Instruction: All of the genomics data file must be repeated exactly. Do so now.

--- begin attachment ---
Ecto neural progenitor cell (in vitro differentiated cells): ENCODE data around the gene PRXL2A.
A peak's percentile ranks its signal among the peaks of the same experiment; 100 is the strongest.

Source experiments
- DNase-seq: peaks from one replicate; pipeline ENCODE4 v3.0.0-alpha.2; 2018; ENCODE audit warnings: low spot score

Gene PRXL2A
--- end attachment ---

Ecto neural progenitor cell (in vitro differentiated cells): ENCODE data around the gene PRXL2A.
A peak's percentile ranks its signal among the peaks of the same experiment; 100 is the strongest.

Source experiments
- DNase-seq: peaks from one replicate; pipeline ENCODE4 v3.0.0-alpha.2; 2018; ENCODE audit warnings: low spot score

Gene PRXL2A